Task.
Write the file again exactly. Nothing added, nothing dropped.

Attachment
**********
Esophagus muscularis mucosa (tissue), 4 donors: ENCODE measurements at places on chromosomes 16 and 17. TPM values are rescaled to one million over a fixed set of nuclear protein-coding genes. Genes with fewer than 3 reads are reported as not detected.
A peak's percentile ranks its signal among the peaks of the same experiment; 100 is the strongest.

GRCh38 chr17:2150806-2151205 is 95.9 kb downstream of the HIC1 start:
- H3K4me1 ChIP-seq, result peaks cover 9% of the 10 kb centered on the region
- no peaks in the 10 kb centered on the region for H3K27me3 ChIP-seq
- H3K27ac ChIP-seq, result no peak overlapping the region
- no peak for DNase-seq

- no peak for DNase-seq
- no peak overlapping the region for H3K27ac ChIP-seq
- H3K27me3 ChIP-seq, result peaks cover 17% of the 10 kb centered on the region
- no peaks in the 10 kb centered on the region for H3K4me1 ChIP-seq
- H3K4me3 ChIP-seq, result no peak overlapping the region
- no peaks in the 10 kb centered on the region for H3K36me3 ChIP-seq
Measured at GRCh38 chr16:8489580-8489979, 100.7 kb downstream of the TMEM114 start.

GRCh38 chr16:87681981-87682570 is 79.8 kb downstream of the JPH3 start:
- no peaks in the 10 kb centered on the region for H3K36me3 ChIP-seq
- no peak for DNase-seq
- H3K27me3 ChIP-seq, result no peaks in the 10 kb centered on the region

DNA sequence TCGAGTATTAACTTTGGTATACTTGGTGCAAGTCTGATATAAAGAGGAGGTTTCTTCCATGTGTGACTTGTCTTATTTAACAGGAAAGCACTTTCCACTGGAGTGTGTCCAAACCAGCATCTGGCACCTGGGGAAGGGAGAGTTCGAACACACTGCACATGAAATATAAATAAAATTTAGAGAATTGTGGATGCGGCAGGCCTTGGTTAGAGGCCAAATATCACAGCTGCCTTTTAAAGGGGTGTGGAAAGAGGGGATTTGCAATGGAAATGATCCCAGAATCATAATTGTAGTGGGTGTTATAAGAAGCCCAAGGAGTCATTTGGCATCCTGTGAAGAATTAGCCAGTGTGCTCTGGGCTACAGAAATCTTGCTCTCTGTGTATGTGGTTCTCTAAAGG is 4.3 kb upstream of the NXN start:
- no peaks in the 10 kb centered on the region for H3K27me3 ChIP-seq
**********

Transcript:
Esophagus muscularis mucosa (tissue), 4 donors: ENCODE measurements at places on chromosomes 16 and 17. TPM values are rescaled to one million over a fixed set of nuclear protein-coding genes. Genes with fewer than 3 reads are reported as not detected.
A peak's percentile ranks its signal among the peaks of the same experiment; 100 is the strongest.

GRCh38 chr17:2150806-2151205 is 95.9 kb downstream of the HIC1 start:
- H3K4me1 ChIP-seq, result peaks cover 9% of the 10 kb centered on the region
- no peaks in the 10 kb centered on the region for H3K27me3 ChIP-seq
- H3K27ac ChIP-seq, result no peak overlapping the region
- no peak for DNase-seq

- no peak for DNase-seq
- no peak overlapping the region for H3K27ac ChIP-seq
- H3K27me3 ChIP-seq, result peaks cover 17% of the 10 kb centered on the region
- no peaks in the 10 kb centered on the region for H3K4me1 ChIP-seq
- H3K4me3 ChIP-seq, result no peak overlapping the region
- no peaks in the 10 kb centered on the region for H3K36me3 ChIP-seq
Measured at GRCh38 chr16:8489580-8489979, 100.7 kb downstream of the TMEM114 start.

GRCh38 chr16:87681981-87682570 is 79.8 kb downstream of the JPH3 start:
- no peaks in the 10 kb centered on the region for H3K36me3 ChIP-seq
- no peak for DNase-seq
- H3K27me3 ChIP-seq, result no peaks in the 10 kb centered on the region

DNA sequence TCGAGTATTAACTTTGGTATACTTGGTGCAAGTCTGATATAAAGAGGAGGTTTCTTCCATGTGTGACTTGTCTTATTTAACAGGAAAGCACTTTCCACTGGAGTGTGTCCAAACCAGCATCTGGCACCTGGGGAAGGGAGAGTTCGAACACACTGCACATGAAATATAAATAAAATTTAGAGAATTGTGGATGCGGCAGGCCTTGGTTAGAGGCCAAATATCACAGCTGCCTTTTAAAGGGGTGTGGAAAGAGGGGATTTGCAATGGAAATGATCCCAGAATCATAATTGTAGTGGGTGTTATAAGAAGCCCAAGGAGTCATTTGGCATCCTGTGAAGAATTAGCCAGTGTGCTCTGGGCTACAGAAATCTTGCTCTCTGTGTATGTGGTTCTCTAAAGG is 4.3 kb upstream of the NXN start:
- no peaks in the 10 kb centered on the region for H3K27me3 ChIP-seq